A sockeye salmon sample from the Fraser river. (Photo: Jody Eriksson Raincoast Conservation Foundation)
New study links wild sea lice to salmon farms
Friday, February 11, 2011, 03:20 (GMT + 9)
The British Columbia Salmon Farmers Association (BCSFA) has stated that additional research into sea lice and its effect on wild salmon stocks is both important and necessary in response to the findings of a new study that ties salmon farms to wild salmon infected with sea lice.
A new study, “Sea Louse Infection of Juvenile Sockeye Salmon in Relation to Marine Salmon Farms on Canada’s West Coast,” published this week in the Public Library of Science ONE links sea lice on Fraser River Sockeye with salmon farms. The study was conducted by researchers from Raincoast Conservation Foundation, Watershed Watch Salmon Society and the Universities of Victoria and Simon Fraser.
The study genetically identified 30 different stocks of infected Fraser sockeye that swim past open net-pen salmon farms in the Strait of Georgia, such as the endangered Cultus Lake stock. The researchers determined that parasitism of Fraser sockeye increased strongly after the juvenile fish passed by fish farms, and that the same species of lice were present in large numbers on the farms.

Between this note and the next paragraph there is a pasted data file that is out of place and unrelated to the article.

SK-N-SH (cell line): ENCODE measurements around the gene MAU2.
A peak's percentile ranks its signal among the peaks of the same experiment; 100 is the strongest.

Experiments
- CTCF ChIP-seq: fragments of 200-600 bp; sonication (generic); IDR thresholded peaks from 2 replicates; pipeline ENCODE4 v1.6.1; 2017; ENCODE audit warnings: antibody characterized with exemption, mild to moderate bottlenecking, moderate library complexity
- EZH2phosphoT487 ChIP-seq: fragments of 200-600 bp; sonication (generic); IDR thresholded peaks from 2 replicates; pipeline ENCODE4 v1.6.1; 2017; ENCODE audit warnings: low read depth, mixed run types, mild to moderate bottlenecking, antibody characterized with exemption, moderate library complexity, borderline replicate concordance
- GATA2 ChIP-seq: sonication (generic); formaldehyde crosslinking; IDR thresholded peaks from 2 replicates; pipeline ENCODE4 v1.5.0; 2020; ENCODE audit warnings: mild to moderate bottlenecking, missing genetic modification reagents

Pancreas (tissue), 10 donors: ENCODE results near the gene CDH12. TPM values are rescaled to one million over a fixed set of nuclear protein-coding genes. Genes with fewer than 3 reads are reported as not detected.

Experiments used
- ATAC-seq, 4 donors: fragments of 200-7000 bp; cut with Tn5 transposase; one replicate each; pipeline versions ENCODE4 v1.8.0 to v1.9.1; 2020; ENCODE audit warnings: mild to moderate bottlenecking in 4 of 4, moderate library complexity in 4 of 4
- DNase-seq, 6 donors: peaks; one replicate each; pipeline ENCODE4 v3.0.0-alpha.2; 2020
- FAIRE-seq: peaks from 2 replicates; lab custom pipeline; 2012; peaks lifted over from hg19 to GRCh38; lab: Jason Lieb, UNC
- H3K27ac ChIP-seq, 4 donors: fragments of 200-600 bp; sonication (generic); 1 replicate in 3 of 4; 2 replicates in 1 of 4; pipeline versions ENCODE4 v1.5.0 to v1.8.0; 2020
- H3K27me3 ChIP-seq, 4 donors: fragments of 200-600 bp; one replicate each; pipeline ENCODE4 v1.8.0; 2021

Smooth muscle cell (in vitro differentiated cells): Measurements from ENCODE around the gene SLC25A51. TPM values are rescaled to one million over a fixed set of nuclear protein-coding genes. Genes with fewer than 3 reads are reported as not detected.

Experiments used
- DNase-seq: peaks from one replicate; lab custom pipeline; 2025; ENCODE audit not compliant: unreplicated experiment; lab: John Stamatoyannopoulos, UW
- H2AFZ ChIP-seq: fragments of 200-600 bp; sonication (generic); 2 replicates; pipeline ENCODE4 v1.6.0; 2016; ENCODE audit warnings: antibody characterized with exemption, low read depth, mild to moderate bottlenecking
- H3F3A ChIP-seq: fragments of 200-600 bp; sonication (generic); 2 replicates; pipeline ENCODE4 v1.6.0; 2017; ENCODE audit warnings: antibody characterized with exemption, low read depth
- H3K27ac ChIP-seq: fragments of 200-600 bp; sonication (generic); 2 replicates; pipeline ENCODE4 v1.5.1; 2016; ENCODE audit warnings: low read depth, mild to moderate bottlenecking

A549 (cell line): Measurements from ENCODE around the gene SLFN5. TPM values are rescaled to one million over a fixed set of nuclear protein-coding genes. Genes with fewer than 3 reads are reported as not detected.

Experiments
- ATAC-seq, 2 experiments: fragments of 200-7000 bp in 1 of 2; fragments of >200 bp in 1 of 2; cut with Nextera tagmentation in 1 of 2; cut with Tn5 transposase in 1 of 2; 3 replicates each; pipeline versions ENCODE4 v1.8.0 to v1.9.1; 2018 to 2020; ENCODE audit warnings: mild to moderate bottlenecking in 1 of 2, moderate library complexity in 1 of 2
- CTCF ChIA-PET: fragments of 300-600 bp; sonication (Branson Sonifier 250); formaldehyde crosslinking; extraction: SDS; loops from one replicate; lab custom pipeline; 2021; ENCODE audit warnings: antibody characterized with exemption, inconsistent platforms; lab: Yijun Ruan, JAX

Further, after swimming past salmon farms, the juvenile Fraser sockeye hosted an order of magnitude more sea lice than Skeena and Nass River sockeye that migrated along the north coast, which is free of farms.
|Sockeye sampling. (Photo: Stan Proboszcz Watershed Watch Salmon Society)
"The implications of these infections are not fully clear, but in addition to any direct physical and behavioural impacts on juvenile sockeye, sea lice may also serve as vectors of disease or indicators of other farm-origin pathogens" said Michael Price, lead author.
As well, the study recorded the highest lice levels on juvenile sockeye in the Georgia Strait near a farmed salmon processing plant, which intensifies existing concerns regarding the full potential consequences of the salmon farming sector on wild salmon in BC.
The aquaculture industry agrees with the researchers that more work is needed.
"Our farmers take very seriously the responsibility of managing sea lice on our fish to ensure they are not putting additional stress on wild salmon," said BCSFA Executive Director Mary Ellen Walling. "Both sea lice and the challenges faced by BC's wild salmon are complicated, multi-layered issues and there is more work to be done."
|Juvenile sockeye Okisollo. (Photo: Jody Eriksson Raincoast Conservation Foundation)
The new study notes the factors that remain unknown. These are that the impact of sea lice infestation is blurred and that there is still no explanation for the prominent differences in the types of louse observed on wild salmon.
"We think the genetics research here is interesting -- and will help provide a fulsome view for people looking at the survival of Fraser River Sockeye," said Walling. "But we agree with what the authors of this report say: there are still questions here and more answers will only help make the environment and our industry healthier."
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By Natalia Real